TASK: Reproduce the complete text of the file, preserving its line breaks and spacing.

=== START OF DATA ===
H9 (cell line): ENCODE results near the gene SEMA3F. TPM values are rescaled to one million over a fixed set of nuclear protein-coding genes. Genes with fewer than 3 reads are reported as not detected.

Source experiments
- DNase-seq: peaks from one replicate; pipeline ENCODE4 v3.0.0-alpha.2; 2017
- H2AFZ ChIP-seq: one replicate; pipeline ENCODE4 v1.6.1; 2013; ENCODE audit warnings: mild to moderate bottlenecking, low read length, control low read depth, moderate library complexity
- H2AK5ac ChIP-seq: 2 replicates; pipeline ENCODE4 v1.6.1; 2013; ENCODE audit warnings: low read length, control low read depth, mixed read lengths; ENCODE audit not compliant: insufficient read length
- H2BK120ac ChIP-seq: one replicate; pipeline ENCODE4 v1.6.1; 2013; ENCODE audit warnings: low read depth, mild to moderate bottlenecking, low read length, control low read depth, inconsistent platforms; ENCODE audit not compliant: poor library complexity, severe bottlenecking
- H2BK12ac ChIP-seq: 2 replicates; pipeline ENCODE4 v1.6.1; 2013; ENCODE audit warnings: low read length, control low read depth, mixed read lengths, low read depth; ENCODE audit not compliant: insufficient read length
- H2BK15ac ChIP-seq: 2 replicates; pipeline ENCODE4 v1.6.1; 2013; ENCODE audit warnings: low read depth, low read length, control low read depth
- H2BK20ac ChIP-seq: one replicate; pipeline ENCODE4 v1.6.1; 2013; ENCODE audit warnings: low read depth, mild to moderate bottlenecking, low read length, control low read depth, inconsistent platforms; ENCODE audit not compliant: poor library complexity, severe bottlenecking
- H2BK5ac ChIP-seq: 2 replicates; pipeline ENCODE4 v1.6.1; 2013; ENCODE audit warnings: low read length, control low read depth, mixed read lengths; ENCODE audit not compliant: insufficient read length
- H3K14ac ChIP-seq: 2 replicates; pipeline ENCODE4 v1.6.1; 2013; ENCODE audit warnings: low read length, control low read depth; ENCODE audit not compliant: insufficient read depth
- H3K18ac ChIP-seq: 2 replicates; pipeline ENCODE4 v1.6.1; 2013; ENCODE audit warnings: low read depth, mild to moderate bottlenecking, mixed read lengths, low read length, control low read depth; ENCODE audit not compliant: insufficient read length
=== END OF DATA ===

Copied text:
H9 (cell line): ENCODE results near the gene SEMA3F. TPM values are rescaled to one million over a fixed set of nuclear protein-coding genes. Genes with fewer than 3 reads are reported as not detected.

Source experiments
- DNase-seq: peaks from one replicate; pipeline ENCODE4 v3.0.0-alpha.2; 2017
- H2AFZ ChIP-seq: one replicate; pipeline ENCODE4 v1.6.1; 2013; ENCODE audit warnings: mild to moderate bottlenecking, low read length, control low read depth, moderate library complexity
- H2AK5ac ChIP-seq: 2 replicates; pipeline ENCODE4 v1.6.1; 2013; ENCODE audit warnings: low read length, control low read depth, mixed read lengths; ENCODE audit not compliant: insufficient read length
- H2BK120ac ChIP-seq: one replicate; pipeline ENCODE4 v1.6.1; 2013; ENCODE audit warnings: low read depth, mild to moderate bottlenecking, low read length, control low read depth, inconsistent platforms; ENCODE audit not compliant: poor library complexity, severe bottlenecking
- H2BK12ac ChIP-seq: 2 replicates; pipeline ENCODE4 v1.6.1; 2013; ENCODE audit warnings: low read length, control low read depth, mixed read lengths, low read depth; ENCODE audit not compliant: insufficient read length
- H2BK15ac ChIP-seq: 2 replicates; pipeline ENCODE4 v1.6.1; 2013; ENCODE audit warnings: low read depth, low read length, control low read depth
- H2BK20ac ChIP-seq: one replicate; pipeline ENCODE4 v1.6.1; 2013; ENCODE audit warnings: low read depth, mild to moderate bottlenecking, low read length, control low read depth, inconsistent platforms; ENCODE audit not compliant: poor library complexity, severe bottlenecking
- H2BK5ac ChIP-seq: 2 replicates; pipeline ENCODE4 v1.6.1; 2013; ENCODE audit warnings: low read length, control low read depth, mixed read lengths; ENCODE audit not compliant: insufficient read length
- H3K14ac ChIP-seq: 2 replicates; pipeline ENCODE4 v1.6.1; 2013; ENCODE audit warnings: low read length, control low read depth; ENCODE audit not compliant: insufficient read depth
- H3K18ac ChIP-seq: 2 replicates; pipeline ENCODE4 v1.6.1; 2013; ENCODE audit warnings: low read depth, mild to moderate bottlenecking, mixed read lengths, low read length, control low read depth; ENCODE audit not compliant: insufficient read length